How to Choose a Dog Trainer

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Whether you just adopted a new puppy, or are interested in modifying the behavior of your adult dog, it’s important to find a quality dog trainer. Not only someone who gets results, but someone who also works to improve the relationship between you and your dog.
Today there are many people who call themselves dog training “experts.” Honestly, a lot of dog trainers are full of hot air. Expert is just a title that they’ve given to themselves.

So, how do you sort through all the hype? The goal is to make learning fun for both, you and your dog. If you both dread the whole training process then nothing will get accomplished, and you will be wasting both your time and money.

There are dog trainers advertised everywhere, in your community newspaper, in the phone book, on the internet, and on bulletin boards in local pet stores and veterinary offices. Ask your friends, family, and co-workers if they recommend any dog training programs.

Before signing up to any program or class go and watch a training session in person. Do the dogs and the owners seem to be learning anything? Would you be comfortable using the techniques that are used? Does the instructor offer more than one way to solve a problem? Not every technique works for every dog.

You should not work with a trainer who relies on physical punishment to train your dog. A dog trainer should not be showing you how to scruff your dog or force him into a submissive position (this is called “alpha rolling”). Basically, if you are uncomfortable with any of the training methods you are presented with go with your gut instincts and walk away.

While choke chains can be effective training tools, they are not my favorite method of training. Personally, I’ve found my dogs learn faster when I reward them for doing something right, rather than punishing them, whenever they do something wrong.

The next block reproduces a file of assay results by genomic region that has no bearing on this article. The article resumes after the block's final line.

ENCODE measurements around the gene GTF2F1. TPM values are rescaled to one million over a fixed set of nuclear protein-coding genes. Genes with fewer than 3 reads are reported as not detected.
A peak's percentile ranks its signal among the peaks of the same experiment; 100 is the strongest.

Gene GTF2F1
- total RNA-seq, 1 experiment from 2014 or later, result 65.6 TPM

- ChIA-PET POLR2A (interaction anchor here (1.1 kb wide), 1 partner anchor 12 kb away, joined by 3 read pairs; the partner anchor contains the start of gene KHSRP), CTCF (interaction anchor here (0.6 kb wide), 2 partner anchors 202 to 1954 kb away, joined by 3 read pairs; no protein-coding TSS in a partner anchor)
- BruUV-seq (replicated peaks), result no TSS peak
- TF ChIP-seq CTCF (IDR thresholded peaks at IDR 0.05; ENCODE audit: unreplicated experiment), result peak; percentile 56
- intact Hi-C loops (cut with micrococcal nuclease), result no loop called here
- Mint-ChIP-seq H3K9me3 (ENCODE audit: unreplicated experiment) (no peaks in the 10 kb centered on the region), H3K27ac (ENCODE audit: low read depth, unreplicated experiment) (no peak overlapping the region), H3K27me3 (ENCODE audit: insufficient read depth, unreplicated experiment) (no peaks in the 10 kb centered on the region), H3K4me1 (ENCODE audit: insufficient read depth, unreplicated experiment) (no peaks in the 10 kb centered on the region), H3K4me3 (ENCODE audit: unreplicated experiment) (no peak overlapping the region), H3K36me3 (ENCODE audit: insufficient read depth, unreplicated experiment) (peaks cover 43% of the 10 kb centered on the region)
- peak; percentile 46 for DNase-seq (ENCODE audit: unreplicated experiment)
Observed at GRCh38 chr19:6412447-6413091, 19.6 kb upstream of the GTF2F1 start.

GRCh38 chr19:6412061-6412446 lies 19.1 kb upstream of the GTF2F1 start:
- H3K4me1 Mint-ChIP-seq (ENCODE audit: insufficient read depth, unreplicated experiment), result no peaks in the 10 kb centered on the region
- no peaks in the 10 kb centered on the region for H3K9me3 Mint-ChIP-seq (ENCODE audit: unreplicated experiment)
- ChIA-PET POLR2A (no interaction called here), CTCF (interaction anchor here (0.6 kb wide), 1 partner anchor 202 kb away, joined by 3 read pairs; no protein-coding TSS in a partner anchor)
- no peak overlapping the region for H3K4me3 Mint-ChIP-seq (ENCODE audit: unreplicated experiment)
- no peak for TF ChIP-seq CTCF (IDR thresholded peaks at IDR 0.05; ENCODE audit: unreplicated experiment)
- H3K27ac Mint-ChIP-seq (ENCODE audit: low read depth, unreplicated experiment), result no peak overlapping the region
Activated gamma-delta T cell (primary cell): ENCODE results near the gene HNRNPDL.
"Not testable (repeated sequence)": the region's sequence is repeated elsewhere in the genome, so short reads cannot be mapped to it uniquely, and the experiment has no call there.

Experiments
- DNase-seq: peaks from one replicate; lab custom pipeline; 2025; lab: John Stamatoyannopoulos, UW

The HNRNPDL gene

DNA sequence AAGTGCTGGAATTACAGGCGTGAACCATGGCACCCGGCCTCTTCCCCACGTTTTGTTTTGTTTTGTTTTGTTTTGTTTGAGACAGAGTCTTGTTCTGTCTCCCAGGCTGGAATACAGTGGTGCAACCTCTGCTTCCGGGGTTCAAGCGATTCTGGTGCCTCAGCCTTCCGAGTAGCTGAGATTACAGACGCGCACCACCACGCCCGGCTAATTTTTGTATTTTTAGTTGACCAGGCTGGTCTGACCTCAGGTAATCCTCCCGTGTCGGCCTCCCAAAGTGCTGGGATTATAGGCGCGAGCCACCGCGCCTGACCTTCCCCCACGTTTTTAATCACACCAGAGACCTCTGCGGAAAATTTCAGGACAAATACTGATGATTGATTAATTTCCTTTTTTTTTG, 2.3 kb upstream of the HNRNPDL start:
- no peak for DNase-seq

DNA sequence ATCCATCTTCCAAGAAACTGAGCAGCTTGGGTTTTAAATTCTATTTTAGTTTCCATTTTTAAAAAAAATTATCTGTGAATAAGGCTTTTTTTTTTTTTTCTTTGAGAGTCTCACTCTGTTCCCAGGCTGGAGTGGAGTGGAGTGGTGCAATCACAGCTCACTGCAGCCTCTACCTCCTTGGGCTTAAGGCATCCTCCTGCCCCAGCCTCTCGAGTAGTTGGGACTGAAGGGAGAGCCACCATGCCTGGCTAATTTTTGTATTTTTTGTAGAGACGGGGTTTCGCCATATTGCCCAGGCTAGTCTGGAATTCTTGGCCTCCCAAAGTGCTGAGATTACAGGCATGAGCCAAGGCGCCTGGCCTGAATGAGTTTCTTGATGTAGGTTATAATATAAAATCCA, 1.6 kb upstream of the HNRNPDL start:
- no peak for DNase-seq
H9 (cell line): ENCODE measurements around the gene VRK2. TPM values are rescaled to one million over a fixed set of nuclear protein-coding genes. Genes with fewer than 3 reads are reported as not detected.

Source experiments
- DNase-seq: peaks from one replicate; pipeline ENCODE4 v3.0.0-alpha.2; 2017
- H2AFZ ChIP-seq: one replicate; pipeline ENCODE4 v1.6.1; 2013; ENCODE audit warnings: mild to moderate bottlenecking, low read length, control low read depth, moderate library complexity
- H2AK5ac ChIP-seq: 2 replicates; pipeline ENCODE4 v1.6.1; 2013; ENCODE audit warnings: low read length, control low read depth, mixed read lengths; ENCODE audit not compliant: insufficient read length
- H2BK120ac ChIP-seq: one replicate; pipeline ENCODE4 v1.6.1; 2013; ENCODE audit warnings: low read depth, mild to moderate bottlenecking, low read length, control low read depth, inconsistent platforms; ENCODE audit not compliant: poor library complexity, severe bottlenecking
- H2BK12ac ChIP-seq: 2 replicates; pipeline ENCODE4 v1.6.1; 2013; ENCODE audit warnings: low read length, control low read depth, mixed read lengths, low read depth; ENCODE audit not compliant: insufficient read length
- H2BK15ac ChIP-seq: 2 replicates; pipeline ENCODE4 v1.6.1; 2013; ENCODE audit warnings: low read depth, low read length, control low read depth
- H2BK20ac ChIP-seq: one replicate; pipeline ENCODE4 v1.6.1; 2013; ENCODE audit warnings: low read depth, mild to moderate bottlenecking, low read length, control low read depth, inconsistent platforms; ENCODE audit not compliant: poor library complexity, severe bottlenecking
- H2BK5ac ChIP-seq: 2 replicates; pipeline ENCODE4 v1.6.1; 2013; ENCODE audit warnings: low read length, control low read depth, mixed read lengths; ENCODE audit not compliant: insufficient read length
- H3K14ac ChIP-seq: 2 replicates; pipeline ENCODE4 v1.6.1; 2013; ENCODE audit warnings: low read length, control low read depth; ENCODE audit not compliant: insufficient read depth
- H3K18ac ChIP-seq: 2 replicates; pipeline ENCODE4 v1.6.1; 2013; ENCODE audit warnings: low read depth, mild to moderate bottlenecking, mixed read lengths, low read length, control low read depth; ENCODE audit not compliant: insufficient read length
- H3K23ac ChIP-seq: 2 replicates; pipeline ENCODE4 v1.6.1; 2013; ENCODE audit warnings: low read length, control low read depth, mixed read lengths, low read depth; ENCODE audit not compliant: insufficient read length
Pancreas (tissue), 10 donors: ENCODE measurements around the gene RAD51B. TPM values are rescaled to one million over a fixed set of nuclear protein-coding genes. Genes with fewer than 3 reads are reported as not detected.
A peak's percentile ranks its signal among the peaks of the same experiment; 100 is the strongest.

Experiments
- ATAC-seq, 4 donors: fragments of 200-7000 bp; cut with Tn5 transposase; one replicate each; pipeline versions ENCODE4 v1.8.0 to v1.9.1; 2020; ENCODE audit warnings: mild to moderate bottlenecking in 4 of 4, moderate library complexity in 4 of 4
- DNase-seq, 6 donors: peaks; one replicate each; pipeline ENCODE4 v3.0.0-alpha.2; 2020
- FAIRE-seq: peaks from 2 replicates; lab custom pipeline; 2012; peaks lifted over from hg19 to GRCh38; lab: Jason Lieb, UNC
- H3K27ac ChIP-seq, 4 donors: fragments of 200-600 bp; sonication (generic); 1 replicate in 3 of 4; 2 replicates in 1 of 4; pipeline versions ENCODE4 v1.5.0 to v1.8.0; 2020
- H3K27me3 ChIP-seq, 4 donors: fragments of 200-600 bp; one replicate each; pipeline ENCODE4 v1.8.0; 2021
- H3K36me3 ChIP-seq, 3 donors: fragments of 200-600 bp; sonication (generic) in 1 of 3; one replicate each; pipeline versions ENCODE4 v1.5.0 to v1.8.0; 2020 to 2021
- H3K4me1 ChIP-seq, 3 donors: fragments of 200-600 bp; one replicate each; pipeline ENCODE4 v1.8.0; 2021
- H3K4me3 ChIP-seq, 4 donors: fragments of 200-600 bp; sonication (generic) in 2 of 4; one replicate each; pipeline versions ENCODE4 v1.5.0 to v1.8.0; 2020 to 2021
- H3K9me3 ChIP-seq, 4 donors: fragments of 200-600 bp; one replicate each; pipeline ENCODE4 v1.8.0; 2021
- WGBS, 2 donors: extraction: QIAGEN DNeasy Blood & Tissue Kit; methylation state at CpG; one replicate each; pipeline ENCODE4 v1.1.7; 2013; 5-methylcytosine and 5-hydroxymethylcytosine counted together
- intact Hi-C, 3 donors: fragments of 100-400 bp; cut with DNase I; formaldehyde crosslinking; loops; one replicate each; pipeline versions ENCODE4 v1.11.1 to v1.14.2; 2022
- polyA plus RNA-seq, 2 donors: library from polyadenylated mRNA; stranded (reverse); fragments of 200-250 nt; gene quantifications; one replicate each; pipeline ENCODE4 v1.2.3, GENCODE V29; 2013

Are the dog trainers you are interested in using keeping up with the latest research and developments in animal behavior? Or are they using the same training techniques they learned 30 years ago? Once again, experience matters, but you have to make sure that the trainer you are working with also hasn’t gone through the past 30 years with blinders on. Check to make sure the trainer or instructor is a member of educational organizations like the Association of Pet Dog Trainers or is pursuing other educational opportunities.

Some dog trainers come to your house, which can be very expensive. However, there is no better place to train a dog than in his own environment. This can be extremely valuable, especially if you are dealing with a behavior that revolves around the home.

You may also find some trainers who offer to train your dog for you. You drop your dog off at their facility and leave him there for a certain period of time. I always thought this concept was a little odd since it’s not really teaching the owner anything. I also can’t see how this would deliver a consistent message to the dog. And who knows what kind of training methods they are using in your absence? In my opinion, your money is much better spent hiring a trainer to come to your house.

If you can find a trainer or instructor that follows the philosophy of Stan Rawlinson both, you and your dog will be rewarded.

He says, “Being the leader does not mean you have to be big and aggressive. Nor does it mean that there has to be a battle of strength or wills, after which you emerge the victor. Anyone can be the leader. It is an attitude, an air of authority. It is the basis for mutual respect, and provides the building blocks of communication between you and your dog. It never means punishment or overt aggression.”


Association of Pet Dog Trainers

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